“Water treatment chemicals are other costs associated with owning and running a hot tub,” adds Hayes. “Chemicals are a vital requirement in ensuring that hot tub water is kept clear, clean and hygienic. Allowing an annual budget of approximately £300 should cover water treatment chemical requirements, though more frequently used hot tubs and swim spas may require a bigger budget.”

Water waste

Although many consumers are now more mindful of their water consumption, this precious resource can still be wasted, particularly when using hot tubs and temporary pools.

“We are facing water shortages now and in the very near future we can expect to see big changes coming our way with our usage, designing systems and installing products that

will all be energy saving and conserving water,” predicts Whiteley.

“Using leisure products, that might be deemed wasteful by some, may soon become even more of a luxury item than when first purchased.”

If anything will encourage consumers to curb their consumption of water it’s the cost. According to Water UK, water bills will rise by almost 2% in England and Wales this year, which could see the use of hot tubs and temporary pools drop.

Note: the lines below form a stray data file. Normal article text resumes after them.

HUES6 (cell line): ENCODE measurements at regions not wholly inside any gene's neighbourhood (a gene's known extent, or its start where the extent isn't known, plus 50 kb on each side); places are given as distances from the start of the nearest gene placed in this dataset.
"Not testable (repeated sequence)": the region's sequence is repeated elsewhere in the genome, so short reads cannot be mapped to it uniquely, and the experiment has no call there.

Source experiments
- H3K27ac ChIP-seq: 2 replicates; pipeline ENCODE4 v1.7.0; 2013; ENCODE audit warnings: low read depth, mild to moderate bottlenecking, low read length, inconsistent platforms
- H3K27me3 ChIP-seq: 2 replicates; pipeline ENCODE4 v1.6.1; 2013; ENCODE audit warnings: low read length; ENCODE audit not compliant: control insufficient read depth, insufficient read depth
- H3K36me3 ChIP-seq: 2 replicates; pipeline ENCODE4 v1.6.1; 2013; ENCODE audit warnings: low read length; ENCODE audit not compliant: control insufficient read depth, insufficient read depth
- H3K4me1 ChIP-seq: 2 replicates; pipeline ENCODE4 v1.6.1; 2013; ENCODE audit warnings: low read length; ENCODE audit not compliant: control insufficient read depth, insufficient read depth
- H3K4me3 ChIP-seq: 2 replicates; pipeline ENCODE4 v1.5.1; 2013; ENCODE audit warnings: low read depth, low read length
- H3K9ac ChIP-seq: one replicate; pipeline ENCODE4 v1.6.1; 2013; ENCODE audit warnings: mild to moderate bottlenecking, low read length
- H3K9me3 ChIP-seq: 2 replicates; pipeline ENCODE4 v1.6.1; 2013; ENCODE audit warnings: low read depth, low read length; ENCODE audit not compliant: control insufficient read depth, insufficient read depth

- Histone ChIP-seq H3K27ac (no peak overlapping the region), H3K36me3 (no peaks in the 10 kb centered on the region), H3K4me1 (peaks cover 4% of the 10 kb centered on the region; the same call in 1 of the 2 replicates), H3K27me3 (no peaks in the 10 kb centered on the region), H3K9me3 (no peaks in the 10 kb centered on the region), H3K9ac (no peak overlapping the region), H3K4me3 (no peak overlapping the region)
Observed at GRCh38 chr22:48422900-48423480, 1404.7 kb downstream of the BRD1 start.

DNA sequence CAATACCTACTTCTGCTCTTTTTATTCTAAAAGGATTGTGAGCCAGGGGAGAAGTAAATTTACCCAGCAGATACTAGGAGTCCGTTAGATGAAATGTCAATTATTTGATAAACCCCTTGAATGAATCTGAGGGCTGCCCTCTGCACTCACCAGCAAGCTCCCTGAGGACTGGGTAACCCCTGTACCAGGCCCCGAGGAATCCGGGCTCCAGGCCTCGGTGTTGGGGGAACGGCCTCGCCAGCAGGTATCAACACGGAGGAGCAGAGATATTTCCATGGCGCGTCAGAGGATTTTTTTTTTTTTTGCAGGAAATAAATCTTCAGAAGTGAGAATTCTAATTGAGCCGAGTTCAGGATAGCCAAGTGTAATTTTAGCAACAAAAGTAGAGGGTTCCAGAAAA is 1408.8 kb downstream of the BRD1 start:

Danger zone

According to the CIPHE, there has been an increase in people filling play pools and hot tubs with hot water directly from the dwelling’s hot water system, which greatly increases the risk of burns and scalds.

A CIPHE member actually witnessed a householder filling a pool with hot water directly from the hot tap, via a hose pipe, with no cold water blended or backflow prevention.

“Hot water is category 2 because it has been heated,” explains Whiteley, “However when discharged into a swimming pool or hot tub the category changes again as the equipment is filled because there might be chemicals added. It can even become as high as category 5, depending on the circumstances of use.

“What is also a grave concern is the hot water filling this pool or hot tub might be at a temperature of 55°C. This was the case at the previously mentioned incident with no one watching over the filling. Leaving a leisure pool or hot tub unattended whilst filling directly from a hot water system is just an accident waiting to happen.”


When filling hot tubs or pools, backflow prevention must be considered, but generally it isn’t something that people are aware of. It’s a good idea for installers to speak to their customers about the risks to ensure that they have the right devices in place to prevent backflow occurring when filling their pools and hot tubs.